Handle With Care

Report
Handle With Care
Behavior Management System, Inc.
Presents:
Webinar on Virginia Restraint Law in Schools
By: Bruce Chapman, President
www.handlewithcare.com
Tel: 845-255-4031; Fax: 845-256-0094
© 2015. All Rights Reserved.
The restraint law enacted in Virginia states:
◦ The School Board shall adopt regulations on the use of seclusion and
restraint in public elementary and secondary schools in the
Commonwealth that:
 (i) are consistent with its Guidelines for the Development of
Policies and Procedures for Managing Student Behavior in
Emergency Situations and the Fifteen Principles contained in the
U.S. Department of Education’s Restraint and Seclusion: Resource
Document
 (ii) include definitions, criteria for use, restrictions for use, training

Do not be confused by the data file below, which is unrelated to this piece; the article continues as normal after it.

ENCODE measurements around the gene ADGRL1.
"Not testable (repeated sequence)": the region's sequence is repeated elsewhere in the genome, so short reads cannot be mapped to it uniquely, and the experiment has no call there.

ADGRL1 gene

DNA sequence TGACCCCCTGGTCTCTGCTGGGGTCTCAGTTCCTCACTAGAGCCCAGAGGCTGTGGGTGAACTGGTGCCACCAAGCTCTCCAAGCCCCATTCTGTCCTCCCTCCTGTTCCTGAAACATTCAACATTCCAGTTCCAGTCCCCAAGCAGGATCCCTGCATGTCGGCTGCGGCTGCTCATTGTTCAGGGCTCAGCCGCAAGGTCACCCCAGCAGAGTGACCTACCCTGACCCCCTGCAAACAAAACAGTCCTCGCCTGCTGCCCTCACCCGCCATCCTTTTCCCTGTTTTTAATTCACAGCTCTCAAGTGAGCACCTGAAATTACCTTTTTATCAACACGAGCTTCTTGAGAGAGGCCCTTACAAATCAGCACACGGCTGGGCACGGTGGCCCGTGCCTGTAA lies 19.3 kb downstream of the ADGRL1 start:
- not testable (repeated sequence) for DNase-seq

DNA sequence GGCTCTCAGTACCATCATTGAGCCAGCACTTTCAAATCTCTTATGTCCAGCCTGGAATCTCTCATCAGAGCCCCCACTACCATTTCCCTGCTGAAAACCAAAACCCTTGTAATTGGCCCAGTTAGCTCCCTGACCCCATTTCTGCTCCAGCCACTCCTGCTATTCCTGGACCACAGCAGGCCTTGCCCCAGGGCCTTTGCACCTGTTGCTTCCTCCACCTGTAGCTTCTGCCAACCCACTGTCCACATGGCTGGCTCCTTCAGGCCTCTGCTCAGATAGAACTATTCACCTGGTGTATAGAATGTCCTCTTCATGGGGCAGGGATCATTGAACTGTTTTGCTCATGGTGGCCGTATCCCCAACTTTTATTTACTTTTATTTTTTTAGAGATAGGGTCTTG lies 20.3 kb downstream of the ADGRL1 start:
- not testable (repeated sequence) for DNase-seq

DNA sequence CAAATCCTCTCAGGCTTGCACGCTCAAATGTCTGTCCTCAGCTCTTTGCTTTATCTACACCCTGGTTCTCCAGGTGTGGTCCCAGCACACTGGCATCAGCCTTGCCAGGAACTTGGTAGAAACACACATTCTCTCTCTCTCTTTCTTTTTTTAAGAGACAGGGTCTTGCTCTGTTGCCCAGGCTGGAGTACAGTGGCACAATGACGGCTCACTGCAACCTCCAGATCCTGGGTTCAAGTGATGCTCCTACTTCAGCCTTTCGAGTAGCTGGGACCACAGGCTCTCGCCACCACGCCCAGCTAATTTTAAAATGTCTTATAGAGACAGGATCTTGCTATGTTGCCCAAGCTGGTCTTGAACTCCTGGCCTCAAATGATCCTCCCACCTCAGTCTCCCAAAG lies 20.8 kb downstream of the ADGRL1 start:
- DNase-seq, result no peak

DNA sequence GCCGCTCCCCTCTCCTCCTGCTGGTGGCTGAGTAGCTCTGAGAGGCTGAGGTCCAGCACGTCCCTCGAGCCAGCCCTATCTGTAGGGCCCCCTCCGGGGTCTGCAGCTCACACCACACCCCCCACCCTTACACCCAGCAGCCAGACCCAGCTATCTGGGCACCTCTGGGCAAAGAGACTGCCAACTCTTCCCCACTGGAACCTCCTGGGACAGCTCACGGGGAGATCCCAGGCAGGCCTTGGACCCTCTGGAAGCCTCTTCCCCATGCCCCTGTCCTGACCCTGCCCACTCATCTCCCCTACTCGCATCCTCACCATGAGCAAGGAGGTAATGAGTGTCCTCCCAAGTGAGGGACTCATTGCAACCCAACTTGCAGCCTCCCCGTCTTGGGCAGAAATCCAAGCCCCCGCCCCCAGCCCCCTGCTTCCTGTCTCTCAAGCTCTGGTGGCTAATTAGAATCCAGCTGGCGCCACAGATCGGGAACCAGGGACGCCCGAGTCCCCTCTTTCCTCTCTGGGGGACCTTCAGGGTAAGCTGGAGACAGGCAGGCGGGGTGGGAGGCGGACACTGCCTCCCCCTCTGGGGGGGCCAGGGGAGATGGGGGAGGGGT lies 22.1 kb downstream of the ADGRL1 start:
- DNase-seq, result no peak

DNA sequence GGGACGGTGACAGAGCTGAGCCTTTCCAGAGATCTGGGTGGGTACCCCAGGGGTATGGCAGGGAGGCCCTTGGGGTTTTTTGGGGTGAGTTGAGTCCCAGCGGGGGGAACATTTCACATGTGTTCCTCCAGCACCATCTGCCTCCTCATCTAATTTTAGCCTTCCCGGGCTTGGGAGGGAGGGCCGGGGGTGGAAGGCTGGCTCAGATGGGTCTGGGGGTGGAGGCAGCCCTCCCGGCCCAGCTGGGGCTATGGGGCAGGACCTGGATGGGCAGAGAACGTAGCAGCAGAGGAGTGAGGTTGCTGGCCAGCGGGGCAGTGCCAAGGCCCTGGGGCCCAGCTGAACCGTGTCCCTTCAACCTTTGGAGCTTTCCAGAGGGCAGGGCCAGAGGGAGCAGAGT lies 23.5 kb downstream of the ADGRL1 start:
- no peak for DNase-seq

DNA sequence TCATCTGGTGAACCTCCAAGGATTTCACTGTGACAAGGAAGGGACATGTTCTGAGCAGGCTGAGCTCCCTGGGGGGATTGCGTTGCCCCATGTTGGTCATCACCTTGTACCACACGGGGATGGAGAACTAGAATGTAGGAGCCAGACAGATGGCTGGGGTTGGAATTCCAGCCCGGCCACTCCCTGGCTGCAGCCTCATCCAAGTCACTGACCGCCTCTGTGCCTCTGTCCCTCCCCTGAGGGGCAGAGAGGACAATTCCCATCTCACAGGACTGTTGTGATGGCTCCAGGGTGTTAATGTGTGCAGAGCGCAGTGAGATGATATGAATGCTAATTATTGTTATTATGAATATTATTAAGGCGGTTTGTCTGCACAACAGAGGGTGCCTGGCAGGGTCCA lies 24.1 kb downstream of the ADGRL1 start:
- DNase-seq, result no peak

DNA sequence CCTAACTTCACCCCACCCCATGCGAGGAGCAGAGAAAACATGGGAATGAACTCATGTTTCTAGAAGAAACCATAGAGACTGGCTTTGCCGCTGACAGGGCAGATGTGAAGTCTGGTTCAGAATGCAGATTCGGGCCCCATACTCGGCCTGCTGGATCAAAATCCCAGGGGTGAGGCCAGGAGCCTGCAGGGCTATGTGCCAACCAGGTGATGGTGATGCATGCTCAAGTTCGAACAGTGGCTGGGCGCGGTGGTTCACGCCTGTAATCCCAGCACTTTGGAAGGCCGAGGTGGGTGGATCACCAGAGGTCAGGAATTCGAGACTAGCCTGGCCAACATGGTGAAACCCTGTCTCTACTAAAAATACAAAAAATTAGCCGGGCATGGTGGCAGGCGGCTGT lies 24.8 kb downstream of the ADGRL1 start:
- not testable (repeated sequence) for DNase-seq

requirements, notification requirements, reporting requirements and
follow-up requirements; and
 (iii) address distinctions, including distinctions in emotional and
physical development between (a) the general student population
and the special education student population and (b) elementary
school students and secondary school students.
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The U.S. DOE identified 15 principles that States, local
school districts, preschool, elementary, and secondary
schools, parents, and other stakeholders should consider
as the framework for when States, localities, and districts
develop and implement policies and procedures, which
should be in writing related to restraint and seclusion to
ensure that
◦ any use of restraint or seclusion in schools does not
occur, except when there is a threat of imminent
danger of serious physical harm to the student or
others, and occurs in a manner that protects the